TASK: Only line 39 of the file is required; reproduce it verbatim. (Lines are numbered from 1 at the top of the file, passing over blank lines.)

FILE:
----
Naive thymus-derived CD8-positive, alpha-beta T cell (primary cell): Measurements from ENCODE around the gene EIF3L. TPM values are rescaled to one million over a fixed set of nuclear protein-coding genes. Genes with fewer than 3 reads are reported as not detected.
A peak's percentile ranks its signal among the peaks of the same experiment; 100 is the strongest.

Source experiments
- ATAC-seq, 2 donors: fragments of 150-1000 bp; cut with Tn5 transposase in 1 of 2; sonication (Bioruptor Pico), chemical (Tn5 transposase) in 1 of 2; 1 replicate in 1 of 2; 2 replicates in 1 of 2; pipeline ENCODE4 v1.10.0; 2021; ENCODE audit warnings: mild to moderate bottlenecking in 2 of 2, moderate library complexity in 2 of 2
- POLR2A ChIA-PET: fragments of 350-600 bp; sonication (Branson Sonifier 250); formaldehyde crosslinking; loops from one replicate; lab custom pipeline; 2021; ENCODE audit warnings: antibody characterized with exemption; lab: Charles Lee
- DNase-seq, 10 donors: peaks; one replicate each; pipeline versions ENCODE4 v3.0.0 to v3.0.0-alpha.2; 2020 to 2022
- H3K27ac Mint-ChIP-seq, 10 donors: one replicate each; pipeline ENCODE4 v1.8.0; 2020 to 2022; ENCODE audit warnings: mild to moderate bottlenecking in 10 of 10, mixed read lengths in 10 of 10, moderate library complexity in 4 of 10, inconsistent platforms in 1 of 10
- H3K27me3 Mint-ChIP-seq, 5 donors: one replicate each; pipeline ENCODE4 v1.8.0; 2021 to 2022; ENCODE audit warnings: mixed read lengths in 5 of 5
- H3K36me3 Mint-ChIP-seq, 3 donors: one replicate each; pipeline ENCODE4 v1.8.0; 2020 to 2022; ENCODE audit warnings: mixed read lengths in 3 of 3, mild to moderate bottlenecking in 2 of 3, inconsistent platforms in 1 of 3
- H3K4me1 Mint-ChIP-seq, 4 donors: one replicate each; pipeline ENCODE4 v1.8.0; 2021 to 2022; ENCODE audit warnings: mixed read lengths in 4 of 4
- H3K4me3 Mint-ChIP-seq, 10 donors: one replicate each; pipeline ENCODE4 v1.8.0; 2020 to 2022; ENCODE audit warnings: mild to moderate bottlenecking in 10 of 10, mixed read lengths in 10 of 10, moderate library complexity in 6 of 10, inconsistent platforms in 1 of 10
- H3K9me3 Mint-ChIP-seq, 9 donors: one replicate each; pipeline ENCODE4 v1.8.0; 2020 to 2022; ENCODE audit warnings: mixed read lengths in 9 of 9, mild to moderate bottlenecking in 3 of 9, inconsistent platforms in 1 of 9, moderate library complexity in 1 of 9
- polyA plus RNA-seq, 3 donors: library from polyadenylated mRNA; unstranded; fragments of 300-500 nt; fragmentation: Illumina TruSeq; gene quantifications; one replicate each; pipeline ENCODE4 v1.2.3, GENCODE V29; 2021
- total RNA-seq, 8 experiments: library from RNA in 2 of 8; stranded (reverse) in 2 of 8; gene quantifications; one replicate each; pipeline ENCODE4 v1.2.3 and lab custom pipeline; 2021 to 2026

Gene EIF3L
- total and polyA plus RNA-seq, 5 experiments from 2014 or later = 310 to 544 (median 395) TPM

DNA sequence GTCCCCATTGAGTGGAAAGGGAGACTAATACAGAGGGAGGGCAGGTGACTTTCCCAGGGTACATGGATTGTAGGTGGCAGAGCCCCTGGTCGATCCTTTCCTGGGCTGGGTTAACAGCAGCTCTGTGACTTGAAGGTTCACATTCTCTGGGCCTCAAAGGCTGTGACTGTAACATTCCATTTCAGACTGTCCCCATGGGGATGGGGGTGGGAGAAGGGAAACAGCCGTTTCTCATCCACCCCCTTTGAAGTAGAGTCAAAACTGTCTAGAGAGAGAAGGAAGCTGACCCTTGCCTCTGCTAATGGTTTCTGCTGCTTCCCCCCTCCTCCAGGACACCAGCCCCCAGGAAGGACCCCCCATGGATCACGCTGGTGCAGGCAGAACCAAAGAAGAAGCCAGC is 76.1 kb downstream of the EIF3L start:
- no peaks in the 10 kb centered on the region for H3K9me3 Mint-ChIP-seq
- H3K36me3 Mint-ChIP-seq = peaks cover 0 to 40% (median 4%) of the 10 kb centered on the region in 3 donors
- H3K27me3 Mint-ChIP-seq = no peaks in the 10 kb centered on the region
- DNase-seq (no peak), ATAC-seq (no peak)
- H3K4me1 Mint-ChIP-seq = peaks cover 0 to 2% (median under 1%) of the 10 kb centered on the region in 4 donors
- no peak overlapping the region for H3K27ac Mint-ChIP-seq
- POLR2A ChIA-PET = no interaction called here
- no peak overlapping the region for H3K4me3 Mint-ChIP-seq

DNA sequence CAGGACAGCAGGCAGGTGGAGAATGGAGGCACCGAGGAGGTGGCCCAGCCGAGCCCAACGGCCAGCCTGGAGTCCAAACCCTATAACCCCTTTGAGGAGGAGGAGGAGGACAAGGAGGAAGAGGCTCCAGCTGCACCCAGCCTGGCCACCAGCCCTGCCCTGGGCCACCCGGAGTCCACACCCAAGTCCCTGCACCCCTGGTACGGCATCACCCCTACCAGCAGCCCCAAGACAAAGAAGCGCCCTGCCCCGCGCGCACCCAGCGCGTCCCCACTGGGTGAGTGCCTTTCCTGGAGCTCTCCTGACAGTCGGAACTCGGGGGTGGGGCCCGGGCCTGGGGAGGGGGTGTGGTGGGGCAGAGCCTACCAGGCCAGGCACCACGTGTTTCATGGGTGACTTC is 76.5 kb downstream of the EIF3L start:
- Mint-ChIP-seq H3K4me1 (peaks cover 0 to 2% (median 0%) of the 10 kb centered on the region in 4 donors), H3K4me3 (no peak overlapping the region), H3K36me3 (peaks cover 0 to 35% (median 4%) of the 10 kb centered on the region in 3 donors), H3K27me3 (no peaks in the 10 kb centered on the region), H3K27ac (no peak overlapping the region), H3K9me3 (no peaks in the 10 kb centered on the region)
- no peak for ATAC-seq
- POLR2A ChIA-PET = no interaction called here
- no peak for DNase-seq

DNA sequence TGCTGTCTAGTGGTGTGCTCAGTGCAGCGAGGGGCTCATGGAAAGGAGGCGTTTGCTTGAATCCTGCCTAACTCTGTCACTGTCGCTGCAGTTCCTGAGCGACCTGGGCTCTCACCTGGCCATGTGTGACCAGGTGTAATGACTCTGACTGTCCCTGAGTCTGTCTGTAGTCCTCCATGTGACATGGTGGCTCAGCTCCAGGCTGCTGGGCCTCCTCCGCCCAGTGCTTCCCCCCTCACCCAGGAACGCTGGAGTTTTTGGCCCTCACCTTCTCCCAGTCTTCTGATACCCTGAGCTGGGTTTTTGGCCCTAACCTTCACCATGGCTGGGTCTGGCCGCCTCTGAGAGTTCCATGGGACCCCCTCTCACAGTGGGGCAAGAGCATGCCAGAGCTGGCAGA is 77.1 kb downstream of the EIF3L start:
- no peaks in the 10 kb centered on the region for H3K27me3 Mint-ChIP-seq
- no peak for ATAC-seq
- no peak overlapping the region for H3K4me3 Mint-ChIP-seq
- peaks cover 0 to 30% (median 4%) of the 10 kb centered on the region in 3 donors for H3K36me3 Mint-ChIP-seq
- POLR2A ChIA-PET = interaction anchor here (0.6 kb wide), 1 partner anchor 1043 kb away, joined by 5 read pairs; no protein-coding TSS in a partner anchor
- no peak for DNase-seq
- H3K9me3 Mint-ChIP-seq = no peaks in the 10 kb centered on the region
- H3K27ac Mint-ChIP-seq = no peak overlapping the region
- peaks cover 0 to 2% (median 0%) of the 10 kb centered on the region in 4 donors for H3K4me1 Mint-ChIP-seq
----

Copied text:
- H3K27ac Mint-ChIP-seq = no peak overlapping the region